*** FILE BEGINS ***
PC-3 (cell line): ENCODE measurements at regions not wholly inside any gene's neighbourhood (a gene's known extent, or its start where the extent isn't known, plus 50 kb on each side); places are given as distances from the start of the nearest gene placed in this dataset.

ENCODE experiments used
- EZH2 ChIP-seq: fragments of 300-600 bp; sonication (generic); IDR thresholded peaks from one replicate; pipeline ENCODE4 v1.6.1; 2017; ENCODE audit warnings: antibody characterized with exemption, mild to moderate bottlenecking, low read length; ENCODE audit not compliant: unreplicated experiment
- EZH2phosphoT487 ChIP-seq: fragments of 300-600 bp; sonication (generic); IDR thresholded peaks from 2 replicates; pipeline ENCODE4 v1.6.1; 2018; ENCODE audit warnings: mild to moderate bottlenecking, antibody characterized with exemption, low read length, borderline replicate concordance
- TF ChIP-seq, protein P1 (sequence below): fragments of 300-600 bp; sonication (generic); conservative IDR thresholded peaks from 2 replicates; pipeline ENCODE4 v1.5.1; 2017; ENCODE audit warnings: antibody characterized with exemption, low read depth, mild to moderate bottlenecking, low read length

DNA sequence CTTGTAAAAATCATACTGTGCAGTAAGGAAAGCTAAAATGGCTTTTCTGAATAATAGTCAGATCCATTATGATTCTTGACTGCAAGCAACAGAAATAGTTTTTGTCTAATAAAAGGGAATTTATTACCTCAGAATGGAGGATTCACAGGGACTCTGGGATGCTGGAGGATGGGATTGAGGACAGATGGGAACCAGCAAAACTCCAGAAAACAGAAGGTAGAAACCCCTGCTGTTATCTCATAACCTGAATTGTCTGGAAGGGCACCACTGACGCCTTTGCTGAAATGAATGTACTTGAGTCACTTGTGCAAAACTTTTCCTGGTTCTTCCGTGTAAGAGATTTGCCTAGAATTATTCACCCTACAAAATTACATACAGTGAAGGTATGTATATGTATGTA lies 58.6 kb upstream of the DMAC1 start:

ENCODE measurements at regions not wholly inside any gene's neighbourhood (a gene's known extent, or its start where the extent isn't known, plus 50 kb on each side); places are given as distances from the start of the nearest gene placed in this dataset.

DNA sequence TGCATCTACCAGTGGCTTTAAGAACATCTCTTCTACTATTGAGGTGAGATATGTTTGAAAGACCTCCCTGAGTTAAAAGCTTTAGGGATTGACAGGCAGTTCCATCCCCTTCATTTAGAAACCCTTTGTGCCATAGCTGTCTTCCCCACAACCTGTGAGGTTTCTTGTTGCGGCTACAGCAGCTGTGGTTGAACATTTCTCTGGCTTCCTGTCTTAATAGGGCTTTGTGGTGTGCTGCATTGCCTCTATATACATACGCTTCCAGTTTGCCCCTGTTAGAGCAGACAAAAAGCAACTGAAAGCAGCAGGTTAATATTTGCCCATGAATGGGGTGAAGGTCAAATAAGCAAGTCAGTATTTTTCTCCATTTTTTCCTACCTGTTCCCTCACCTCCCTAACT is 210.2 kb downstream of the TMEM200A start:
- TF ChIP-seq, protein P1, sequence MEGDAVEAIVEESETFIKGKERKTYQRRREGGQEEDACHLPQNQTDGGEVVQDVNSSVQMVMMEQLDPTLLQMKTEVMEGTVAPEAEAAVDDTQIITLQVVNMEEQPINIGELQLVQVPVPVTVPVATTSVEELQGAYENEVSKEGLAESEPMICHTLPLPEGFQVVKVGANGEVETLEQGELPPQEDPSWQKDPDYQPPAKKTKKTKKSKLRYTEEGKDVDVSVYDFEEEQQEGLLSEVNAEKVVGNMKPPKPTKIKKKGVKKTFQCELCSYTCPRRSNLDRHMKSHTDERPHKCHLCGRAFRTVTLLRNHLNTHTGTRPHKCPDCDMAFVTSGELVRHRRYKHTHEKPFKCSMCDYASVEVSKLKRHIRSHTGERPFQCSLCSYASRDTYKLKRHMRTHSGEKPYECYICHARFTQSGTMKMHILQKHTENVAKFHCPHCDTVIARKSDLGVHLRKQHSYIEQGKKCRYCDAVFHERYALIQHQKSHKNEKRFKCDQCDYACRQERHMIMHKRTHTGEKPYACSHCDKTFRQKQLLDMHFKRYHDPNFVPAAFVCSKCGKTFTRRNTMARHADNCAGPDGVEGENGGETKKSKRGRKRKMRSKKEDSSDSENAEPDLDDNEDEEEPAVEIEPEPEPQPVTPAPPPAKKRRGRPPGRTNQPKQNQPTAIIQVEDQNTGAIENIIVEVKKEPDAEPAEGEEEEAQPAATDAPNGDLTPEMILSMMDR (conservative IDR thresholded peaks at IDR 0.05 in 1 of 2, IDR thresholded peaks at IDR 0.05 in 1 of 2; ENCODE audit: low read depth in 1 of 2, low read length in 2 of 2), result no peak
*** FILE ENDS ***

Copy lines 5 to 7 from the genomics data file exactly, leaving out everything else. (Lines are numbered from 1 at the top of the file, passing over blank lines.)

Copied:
- TF ChIP-seq, protein P1 (sequence below): fragments of 300-600 bp; sonication (generic); conservative IDR thresholded peaks from 2 replicates; pipeline ENCODE4 v1.5.1; 2017; ENCODE audit warnings: antibody characterized with exemption, low read depth, mild to moderate bottlenecking, low read length

DNA sequence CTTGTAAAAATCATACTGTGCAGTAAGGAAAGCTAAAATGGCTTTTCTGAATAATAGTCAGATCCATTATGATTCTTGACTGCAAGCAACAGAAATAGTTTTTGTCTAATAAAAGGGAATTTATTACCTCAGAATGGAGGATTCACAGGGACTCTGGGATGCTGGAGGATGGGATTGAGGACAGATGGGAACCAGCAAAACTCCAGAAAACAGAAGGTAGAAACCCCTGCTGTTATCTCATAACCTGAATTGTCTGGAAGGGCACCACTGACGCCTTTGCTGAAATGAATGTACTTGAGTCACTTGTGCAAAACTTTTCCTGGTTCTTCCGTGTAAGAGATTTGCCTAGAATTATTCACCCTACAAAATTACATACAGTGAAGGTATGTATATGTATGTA lies 58.6 kb upstream of the DMAC1 start:

ENCODE measurements at regions not wholly inside any gene's neighbourhood (a gene's known extent, or its start where the extent isn't known, plus 50 kb on each side); places are given as distances from the start of the nearest gene placed in this dataset.